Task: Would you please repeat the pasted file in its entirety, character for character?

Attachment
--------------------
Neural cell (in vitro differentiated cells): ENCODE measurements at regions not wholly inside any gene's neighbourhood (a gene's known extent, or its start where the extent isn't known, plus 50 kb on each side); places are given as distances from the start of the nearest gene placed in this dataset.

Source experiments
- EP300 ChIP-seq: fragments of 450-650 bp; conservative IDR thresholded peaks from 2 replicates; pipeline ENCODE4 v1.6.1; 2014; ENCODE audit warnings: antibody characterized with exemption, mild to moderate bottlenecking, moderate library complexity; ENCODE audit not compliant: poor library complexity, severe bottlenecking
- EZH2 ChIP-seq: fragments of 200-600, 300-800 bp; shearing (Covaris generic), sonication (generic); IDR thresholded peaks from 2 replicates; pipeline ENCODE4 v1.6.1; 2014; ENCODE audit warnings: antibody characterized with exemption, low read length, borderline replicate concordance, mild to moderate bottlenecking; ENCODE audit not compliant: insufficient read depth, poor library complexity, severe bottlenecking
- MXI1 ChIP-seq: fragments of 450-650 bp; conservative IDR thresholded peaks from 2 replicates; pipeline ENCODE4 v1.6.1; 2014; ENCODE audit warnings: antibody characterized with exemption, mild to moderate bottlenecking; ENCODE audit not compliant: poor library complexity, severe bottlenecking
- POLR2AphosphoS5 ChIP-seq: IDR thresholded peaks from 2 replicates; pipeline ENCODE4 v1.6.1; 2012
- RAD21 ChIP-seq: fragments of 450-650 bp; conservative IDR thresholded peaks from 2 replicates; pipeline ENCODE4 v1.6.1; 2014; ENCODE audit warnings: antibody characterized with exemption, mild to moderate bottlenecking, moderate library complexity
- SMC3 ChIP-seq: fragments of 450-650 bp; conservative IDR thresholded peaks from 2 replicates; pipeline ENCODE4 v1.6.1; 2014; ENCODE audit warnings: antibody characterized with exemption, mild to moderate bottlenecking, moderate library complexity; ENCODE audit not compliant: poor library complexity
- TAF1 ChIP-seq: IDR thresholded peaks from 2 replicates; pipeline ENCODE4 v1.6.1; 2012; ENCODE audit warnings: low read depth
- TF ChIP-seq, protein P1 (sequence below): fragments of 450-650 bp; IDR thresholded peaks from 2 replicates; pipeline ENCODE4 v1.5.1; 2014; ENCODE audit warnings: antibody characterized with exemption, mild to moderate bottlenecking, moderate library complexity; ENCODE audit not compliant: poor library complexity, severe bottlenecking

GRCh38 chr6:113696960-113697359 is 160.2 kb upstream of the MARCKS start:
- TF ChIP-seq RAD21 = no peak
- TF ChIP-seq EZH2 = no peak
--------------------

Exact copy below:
Neural cell (in vitro differentiated cells): ENCODE measurements at regions not wholly inside any gene's neighbourhood (a gene's known extent, or its start where the extent isn't known, plus 50 kb on each side); places are given as distances from the start of the nearest gene placed in this dataset.

Source experiments
- EP300 ChIP-seq: fragments of 450-650 bp; conservative IDR thresholded peaks from 2 replicates; pipeline ENCODE4 v1.6.1; 2014; ENCODE audit warnings: antibody characterized with exemption, mild to moderate bottlenecking, moderate library complexity; ENCODE audit not compliant: poor library complexity, severe bottlenecking
- EZH2 ChIP-seq: fragments of 200-600, 300-800 bp; shearing (Covaris generic), sonication (generic); IDR thresholded peaks from 2 replicates; pipeline ENCODE4 v1.6.1; 2014; ENCODE audit warnings: antibody characterized with exemption, low read length, borderline replicate concordance, mild to moderate bottlenecking; ENCODE audit not compliant: insufficient read depth, poor library complexity, severe bottlenecking
- MXI1 ChIP-seq: fragments of 450-650 bp; conservative IDR thresholded peaks from 2 replicates; pipeline ENCODE4 v1.6.1; 2014; ENCODE audit warnings: antibody characterized with exemption, mild to moderate bottlenecking; ENCODE audit not compliant: poor library complexity, severe bottlenecking
- POLR2AphosphoS5 ChIP-seq: IDR thresholded peaks from 2 replicates; pipeline ENCODE4 v1.6.1; 2012
- RAD21 ChIP-seq: fragments of 450-650 bp; conservative IDR thresholded peaks from 2 replicates; pipeline ENCODE4 v1.6.1; 2014; ENCODE audit warnings: antibody characterized with exemption, mild to moderate bottlenecking, moderate library complexity
- SMC3 ChIP-seq: fragments of 450-650 bp; conservative IDR thresholded peaks from 2 replicates; pipeline ENCODE4 v1.6.1; 2014; ENCODE audit warnings: antibody characterized with exemption, mild to moderate bottlenecking, moderate library complexity; ENCODE audit not compliant: poor library complexity
- TAF1 ChIP-seq: IDR thresholded peaks from 2 replicates; pipeline ENCODE4 v1.6.1; 2012; ENCODE audit warnings: low read depth
- TF ChIP-seq, protein P1 (sequence below): fragments of 450-650 bp; IDR thresholded peaks from 2 replicates; pipeline ENCODE4 v1.5.1; 2014; ENCODE audit warnings: antibody characterized with exemption, mild to moderate bottlenecking, moderate library complexity; ENCODE audit not compliant: poor library complexity, severe bottlenecking

GRCh38 chr6:113696960-113697359 is 160.2 kb upstream of the MARCKS start:
- TF ChIP-seq RAD21 = no peak
- TF ChIP-seq EZH2 = no peak